Great first person narrative from Bill Bradley at Next City dramatizing a point I wrote about last month, on "Petty Law Enforcement vs. The Poor," as a guy is taken to jail for jogging in a park at night when it turns out a bill he paid to the state years ago wasn't processed properly.
There were 11, myself included, from the 72nd precinct and a scattering of other perps from precincts across Brooklyn [in the system that morning]. Only three of us were white. Everyone was in for various petty and pointless crimes: Unpaid speeding tickets, hopping a turnstile, outstanding summons. New York's misdemeanor courts are essentially debtor's courts. Keep a dude out of work for the day so he'll pay his tickets…..
All of the people in my holding cell awaiting a hearing were "little fish." One, a 28-year-old who grew up in various Brooklyn housing projects (Red Hook, Gowanus), "got out of the hustle" and landed a job as a courier for a corporate building on Madison Avenue. "I don't have to think about cops no more," he told me. "I got my 9-to-5, my steady check and my girl at home." He was worried that his morning in jail, after he'd been arrested for trespassing in his girlfriend's friend's apartment building (which he had been invited to, but the cops were having none of that), might jeopardize his job. Another man was concerned that if he didn't see the judge before the court adjourned for lunch at 1pm he, too, might lose his job.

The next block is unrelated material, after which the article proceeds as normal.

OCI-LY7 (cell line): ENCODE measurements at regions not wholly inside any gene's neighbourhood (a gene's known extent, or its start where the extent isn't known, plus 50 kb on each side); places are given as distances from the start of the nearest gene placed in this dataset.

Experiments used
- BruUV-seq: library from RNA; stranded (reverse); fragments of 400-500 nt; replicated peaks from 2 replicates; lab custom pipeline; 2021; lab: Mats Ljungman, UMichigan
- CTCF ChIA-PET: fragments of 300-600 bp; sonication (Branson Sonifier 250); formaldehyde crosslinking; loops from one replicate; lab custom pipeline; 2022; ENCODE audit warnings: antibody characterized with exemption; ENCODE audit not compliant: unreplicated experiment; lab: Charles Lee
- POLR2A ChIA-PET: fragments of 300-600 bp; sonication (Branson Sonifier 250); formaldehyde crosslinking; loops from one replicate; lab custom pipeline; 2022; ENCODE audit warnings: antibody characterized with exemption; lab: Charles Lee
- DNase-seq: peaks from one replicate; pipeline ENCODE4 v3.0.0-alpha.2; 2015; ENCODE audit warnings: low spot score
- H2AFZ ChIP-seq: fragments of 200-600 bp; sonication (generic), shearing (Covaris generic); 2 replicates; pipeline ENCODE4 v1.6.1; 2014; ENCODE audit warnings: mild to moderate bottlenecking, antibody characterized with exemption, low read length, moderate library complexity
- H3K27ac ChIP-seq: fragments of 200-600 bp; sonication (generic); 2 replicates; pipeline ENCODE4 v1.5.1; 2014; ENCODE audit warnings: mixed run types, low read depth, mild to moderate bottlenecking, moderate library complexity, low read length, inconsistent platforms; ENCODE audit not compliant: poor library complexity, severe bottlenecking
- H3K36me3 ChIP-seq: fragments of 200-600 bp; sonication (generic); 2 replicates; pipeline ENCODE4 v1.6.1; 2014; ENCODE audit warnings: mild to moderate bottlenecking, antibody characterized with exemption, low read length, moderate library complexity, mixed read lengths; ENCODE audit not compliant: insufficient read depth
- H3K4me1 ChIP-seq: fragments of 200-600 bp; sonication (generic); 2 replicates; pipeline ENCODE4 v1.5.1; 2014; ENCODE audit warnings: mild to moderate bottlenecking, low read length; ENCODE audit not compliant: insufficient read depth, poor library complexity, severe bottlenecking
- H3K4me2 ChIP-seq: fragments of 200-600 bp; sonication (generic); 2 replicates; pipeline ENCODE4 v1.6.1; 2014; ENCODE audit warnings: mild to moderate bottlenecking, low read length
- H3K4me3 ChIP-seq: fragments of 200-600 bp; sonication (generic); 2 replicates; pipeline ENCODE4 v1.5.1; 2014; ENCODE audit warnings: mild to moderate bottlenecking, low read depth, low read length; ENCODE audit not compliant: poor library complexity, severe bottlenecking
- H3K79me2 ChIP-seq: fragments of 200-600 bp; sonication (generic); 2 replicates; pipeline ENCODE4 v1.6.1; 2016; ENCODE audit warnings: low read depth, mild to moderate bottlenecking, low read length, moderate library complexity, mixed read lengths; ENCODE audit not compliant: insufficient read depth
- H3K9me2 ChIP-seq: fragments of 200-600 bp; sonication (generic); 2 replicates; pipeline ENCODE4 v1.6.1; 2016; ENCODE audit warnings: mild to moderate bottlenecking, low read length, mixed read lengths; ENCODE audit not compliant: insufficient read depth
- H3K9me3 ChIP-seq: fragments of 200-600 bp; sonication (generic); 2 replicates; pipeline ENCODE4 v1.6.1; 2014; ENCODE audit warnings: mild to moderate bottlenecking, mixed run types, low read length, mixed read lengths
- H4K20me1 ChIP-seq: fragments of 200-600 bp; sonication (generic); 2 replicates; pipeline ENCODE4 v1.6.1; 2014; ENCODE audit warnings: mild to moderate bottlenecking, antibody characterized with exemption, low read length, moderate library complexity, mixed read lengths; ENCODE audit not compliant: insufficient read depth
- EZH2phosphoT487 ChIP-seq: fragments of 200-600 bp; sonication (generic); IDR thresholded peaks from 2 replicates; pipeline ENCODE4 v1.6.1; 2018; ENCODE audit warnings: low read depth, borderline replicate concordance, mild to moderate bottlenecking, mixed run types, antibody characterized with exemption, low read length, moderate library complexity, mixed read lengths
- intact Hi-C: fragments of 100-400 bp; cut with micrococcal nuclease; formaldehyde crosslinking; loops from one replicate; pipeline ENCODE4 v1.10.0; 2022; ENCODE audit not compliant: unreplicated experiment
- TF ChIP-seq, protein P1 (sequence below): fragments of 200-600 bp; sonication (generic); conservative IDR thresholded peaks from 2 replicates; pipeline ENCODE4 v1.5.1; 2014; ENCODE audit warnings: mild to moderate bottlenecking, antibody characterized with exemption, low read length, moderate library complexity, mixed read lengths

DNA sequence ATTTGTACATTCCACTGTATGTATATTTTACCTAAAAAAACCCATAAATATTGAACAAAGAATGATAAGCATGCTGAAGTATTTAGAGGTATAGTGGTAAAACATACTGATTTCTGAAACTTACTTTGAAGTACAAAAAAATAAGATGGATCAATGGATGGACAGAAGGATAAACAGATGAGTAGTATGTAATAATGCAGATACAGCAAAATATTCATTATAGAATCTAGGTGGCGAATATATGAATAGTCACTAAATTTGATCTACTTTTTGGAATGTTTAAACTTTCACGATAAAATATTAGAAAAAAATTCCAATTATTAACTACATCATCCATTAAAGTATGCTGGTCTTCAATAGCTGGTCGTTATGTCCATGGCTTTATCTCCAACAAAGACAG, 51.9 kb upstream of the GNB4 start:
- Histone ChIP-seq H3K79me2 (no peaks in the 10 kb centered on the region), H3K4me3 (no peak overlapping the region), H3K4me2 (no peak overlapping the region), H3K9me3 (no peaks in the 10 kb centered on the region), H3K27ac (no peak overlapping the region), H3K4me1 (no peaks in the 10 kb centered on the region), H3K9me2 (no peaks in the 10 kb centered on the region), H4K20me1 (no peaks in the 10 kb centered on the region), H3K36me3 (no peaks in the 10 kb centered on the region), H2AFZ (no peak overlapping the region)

"The court system reveals its true class hatred by the fact that it's scheduled to fuck mostly with working class people," [Legal Aid Society lawyer Danny] Ashworth said. "The people who are trying to scrape together some lawful existence."
Ashworth said the majority of the offenders he sees are low-income residents and young men of color….
Ashworth did not mince words with his assessment of the police department's bias. "There's so many ways to get snagged," he said. "And what that means is, the officers can pick and choose who is going to pay. They can look at a guy's car. They can size up who's inside the car. They make these implicit class and race judgments. And who winds up getting tagged most of the time? Police want a certain class and group of people walking around in a constant state of fear. Always looking over their shoulder. They want, basically, a state of terror instilled in the mindset of certain classes and races and groups of people."…..
Young black and Latino men account for only 4.7 percent of the city's population. In 2011, they accounted for 41.6 percent of all stop-and-frisks….
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